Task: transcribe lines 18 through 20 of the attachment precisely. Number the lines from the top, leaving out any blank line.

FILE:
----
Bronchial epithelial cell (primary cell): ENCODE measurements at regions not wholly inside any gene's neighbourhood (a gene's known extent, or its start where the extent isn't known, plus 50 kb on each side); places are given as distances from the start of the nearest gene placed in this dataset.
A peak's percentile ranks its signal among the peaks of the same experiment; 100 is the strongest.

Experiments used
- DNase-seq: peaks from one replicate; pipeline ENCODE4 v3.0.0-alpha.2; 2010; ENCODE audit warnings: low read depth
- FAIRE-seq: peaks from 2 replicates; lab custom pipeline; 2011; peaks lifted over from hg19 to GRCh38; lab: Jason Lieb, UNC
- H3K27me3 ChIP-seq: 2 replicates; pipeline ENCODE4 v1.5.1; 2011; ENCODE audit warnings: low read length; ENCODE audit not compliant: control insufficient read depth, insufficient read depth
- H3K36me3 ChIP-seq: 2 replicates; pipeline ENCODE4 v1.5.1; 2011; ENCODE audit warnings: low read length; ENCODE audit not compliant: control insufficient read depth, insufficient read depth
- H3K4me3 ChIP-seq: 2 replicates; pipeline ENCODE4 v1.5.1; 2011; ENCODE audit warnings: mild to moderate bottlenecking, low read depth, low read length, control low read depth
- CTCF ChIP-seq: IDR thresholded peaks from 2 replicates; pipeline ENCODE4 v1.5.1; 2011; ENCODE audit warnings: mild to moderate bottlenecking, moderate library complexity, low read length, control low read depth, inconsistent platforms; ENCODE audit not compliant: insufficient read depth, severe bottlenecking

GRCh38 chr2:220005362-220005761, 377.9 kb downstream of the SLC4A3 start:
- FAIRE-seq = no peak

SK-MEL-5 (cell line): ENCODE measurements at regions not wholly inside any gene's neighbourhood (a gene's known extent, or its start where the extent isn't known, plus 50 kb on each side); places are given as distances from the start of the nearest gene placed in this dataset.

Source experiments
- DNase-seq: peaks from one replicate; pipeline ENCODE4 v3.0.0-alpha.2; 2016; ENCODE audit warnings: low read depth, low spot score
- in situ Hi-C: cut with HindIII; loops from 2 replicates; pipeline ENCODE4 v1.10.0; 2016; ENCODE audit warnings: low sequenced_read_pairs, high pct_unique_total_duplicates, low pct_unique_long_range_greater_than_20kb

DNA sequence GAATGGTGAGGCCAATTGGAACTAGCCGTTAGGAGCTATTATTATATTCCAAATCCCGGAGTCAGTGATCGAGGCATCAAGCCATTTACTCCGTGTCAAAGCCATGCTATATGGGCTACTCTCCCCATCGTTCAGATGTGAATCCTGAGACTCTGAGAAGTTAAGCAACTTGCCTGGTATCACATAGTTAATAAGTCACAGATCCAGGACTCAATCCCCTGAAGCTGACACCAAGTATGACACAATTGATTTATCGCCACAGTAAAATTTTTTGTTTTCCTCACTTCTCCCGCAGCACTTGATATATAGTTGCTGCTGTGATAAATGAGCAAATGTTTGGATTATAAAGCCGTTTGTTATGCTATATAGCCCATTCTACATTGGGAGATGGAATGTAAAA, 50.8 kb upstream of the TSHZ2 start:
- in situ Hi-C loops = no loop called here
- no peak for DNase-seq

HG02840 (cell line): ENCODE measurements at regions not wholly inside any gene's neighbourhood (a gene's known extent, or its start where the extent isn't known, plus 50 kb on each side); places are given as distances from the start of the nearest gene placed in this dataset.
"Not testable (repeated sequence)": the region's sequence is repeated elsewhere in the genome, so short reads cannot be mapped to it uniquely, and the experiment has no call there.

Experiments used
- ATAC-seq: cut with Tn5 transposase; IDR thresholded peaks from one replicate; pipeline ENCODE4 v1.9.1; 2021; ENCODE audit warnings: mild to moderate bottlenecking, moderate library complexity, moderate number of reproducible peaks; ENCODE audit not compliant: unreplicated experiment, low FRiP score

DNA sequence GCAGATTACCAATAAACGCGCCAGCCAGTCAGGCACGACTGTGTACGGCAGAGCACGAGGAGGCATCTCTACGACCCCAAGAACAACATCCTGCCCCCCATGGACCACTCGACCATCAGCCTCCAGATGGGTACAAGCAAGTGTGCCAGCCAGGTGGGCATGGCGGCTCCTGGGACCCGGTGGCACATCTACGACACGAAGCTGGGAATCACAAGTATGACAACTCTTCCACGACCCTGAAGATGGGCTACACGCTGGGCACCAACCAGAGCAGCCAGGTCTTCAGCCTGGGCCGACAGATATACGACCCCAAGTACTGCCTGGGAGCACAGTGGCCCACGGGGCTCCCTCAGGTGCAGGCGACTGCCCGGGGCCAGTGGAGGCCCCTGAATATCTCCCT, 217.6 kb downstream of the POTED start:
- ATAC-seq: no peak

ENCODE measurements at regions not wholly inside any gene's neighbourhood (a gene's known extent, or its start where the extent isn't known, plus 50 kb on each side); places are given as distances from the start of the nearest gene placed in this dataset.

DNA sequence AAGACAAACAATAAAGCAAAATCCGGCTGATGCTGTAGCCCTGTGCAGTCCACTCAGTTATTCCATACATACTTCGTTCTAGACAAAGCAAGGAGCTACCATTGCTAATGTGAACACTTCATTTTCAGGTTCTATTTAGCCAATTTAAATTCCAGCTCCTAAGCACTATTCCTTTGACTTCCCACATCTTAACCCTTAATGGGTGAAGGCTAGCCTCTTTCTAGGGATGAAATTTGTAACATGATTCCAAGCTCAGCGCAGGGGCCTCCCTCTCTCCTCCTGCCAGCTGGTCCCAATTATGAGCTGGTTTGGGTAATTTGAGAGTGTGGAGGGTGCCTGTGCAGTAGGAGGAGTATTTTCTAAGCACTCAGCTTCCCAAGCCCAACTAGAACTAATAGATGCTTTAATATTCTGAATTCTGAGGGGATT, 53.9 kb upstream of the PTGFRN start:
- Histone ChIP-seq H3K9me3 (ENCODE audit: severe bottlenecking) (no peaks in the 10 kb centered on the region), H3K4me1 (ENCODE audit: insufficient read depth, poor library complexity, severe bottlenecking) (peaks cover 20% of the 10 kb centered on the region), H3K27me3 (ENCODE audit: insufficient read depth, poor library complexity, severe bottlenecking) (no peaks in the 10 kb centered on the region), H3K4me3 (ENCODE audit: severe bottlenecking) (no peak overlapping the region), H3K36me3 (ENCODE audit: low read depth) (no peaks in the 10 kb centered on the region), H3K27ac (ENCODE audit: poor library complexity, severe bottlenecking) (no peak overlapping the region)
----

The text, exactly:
- no peak for DNase-seq

HG02840 (cell line): ENCODE measurements at regions not wholly inside any gene's neighbourhood (a gene's known extent, or its start where the extent isn't known, plus 50 kb on each side); places are given as distances from the start of the nearest gene placed in this dataset.
"Not testable (repeated sequence)": the region's sequence is repeated elsewhere in the genome, so short reads cannot be mapped to it uniquely, and the experiment has no call there.